The thesis receives support in certain key texts. First and foremost, the decree of Antiochus, cited above, declaring to his entire kingdom that all were to become one people and each would abandon his own customs. That explanation is buttressed by two subsequent passages in II Maccabees. The order to enforce Antiochus’ extremist measures against the Jews in 167 includes a sanction for executing those who did not choose to convert to Greek practices. Also, a later letter by Antiochus V, reversing his father’s policy, describes it as seeking a transformation of Jews to the ways of Greece. Josephus adds a letter of Epiphanes, responding to a petition from the Samaritans, which acquits them of charges leveled against the Jews, since they elected to live in accordance with Hellenic customs. From the perspective of two and a half centuries later, Tacitus offered a similar interpretation: Antiochus strove to stamp out the Jewish superstition and to introduce the institutions of the Greeks.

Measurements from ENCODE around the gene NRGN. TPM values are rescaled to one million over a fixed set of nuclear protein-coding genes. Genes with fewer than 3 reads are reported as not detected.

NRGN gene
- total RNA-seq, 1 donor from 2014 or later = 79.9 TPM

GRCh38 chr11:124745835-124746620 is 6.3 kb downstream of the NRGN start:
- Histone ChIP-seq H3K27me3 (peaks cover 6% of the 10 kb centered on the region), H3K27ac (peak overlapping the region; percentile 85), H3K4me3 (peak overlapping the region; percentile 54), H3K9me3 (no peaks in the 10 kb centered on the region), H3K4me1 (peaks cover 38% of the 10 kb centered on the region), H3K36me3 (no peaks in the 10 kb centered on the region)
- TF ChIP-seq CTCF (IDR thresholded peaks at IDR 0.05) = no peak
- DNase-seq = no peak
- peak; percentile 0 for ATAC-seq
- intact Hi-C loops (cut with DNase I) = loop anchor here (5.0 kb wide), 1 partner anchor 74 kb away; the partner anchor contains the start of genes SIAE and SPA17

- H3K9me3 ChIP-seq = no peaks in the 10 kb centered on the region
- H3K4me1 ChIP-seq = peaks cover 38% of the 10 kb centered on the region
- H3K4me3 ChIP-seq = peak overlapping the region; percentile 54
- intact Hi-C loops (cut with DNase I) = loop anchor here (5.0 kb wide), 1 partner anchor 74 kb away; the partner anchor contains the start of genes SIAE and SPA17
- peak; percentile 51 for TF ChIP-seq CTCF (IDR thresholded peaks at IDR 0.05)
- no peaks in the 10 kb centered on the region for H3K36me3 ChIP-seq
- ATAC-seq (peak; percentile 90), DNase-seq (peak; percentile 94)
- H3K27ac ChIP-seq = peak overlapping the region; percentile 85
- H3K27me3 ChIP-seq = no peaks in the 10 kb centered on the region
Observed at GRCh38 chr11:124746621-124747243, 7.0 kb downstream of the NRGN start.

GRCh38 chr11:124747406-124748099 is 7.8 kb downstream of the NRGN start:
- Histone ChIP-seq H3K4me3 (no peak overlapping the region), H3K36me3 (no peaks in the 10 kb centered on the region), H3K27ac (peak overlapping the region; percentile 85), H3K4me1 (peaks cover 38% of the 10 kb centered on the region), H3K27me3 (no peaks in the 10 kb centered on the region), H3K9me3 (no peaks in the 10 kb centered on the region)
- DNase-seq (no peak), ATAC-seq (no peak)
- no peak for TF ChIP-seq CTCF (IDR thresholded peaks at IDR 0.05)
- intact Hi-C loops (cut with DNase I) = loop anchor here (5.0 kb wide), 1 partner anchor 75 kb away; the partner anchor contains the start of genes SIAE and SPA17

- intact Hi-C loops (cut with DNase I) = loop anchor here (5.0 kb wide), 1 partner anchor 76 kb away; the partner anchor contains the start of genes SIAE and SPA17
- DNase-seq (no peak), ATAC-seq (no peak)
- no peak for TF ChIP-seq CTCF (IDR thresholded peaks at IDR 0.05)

How plausible is that motive? Antiochus IV certainly projected himself as a great benefactor of the Greeks. His generosity is well attested and widespread. Benefactions extended to Athens, Delphi, Delos, Argos, Achaea, Arcadia, Boeotia, Rhodes, Byzantium, Chalcedon, and Cyzicus. He earned his reputation as foremost among Hellenistic kings for patronage of Greek cities and cults. Antiochus’ assiduous efforts in this regard, of course, carried practical value, lending substantial prestige to the king in the international world of the second century. But dedications in shrines and subsidies for public events or institutions at various ancient Greek sites by no means betoken a drive to spread Hellenism to the Near East. The equation is facile and misguided.